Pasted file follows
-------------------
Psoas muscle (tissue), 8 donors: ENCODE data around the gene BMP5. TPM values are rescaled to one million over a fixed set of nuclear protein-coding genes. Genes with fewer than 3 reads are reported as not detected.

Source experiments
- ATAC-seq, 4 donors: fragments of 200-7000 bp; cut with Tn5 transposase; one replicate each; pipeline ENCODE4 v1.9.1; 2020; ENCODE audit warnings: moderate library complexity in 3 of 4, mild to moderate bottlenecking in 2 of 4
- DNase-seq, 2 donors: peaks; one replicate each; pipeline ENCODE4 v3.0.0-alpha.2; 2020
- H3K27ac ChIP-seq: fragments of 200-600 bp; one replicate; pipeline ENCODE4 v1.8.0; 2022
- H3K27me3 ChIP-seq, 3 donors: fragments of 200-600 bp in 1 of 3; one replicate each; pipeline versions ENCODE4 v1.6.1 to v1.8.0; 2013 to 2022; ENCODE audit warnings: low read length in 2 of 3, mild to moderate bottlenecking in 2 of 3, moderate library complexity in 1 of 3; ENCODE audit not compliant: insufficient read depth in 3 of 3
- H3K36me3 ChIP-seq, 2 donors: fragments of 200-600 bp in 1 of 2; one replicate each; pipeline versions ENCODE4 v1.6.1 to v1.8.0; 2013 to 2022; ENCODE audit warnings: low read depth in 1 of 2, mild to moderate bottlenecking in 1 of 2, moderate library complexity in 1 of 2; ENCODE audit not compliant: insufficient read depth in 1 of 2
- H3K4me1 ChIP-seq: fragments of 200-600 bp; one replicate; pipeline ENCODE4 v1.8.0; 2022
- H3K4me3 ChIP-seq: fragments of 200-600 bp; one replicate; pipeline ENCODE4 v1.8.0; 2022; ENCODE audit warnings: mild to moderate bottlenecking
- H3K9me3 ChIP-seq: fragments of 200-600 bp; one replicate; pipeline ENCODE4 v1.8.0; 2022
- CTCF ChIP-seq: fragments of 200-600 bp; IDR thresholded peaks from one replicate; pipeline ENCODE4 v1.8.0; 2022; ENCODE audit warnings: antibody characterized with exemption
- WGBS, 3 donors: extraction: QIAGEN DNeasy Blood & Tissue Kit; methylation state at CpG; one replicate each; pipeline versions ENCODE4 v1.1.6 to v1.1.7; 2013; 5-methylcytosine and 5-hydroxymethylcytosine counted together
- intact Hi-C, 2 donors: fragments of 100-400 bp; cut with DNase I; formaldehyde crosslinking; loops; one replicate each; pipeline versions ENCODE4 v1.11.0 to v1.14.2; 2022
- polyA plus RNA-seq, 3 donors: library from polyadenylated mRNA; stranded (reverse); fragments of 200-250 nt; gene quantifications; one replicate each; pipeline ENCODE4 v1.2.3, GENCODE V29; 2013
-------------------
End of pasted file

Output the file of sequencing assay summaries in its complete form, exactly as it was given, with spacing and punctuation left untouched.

Psoas muscle (tissue), 8 donors: ENCODE data around the gene BMP5. TPM values are rescaled to one million over a fixed set of nuclear protein-coding genes. Genes with fewer than 3 reads are reported as not detected.

Source experiments
- ATAC-seq, 4 donors: fragments of 200-7000 bp; cut with Tn5 transposase; one replicate each; pipeline ENCODE4 v1.9.1; 2020; ENCODE audit warnings: moderate library complexity in 3 of 4, mild to moderate bottlenecking in 2 of 4
- DNase-seq, 2 donors: peaks; one replicate each; pipeline ENCODE4 v3.0.0-alpha.2; 2020
- H3K27ac ChIP-seq: fragments of 200-600 bp; one replicate; pipeline ENCODE4 v1.8.0; 2022
- H3K27me3 ChIP-seq, 3 donors: fragments of 200-600 bp in 1 of 3; one replicate each; pipeline versions ENCODE4 v1.6.1 to v1.8.0; 2013 to 2022; ENCODE audit warnings: low read length in 2 of 3, mild to moderate bottlenecking in 2 of 3, moderate library complexity in 1 of 3; ENCODE audit not compliant: insufficient read depth in 3 of 3
- H3K36me3 ChIP-seq, 2 donors: fragments of 200-600 bp in 1 of 2; one replicate each; pipeline versions ENCODE4 v1.6.1 to v1.8.0; 2013 to 2022; ENCODE audit warnings: low read depth in 1 of 2, mild to moderate bottlenecking in 1 of 2, moderate library complexity in 1 of 2; ENCODE audit not compliant: insufficient read depth in 1 of 2
- H3K4me1 ChIP-seq: fragments of 200-600 bp; one replicate; pipeline ENCODE4 v1.8.0; 2022
- H3K4me3 ChIP-seq: fragments of 200-600 bp; one replicate; pipeline ENCODE4 v1.8.0; 2022; ENCODE audit warnings: mild to moderate bottlenecking
- H3K9me3 ChIP-seq: fragments of 200-600 bp; one replicate; pipeline ENCODE4 v1.8.0; 2022
- CTCF ChIP-seq: fragments of 200-600 bp; IDR thresholded peaks from one replicate; pipeline ENCODE4 v1.8.0; 2022; ENCODE audit warnings: antibody characterized with exemption
- WGBS, 3 donors: extraction: QIAGEN DNeasy Blood & Tissue Kit; methylation state at CpG; one replicate each; pipeline versions ENCODE4 v1.1.6 to v1.1.7; 2013; 5-methylcytosine and 5-hydroxymethylcytosine counted together
- intact Hi-C, 2 donors: fragments of 100-400 bp; cut with DNase I; formaldehyde crosslinking; loops; one replicate each; pipeline versions ENCODE4 v1.11.0 to v1.14.2; 2022
- polyA plus RNA-seq, 3 donors: library from polyadenylated mRNA; stranded (reverse); fragments of 200-250 nt; gene quantifications; one replicate each; pipeline ENCODE4 v1.2.3, GENCODE V29; 2013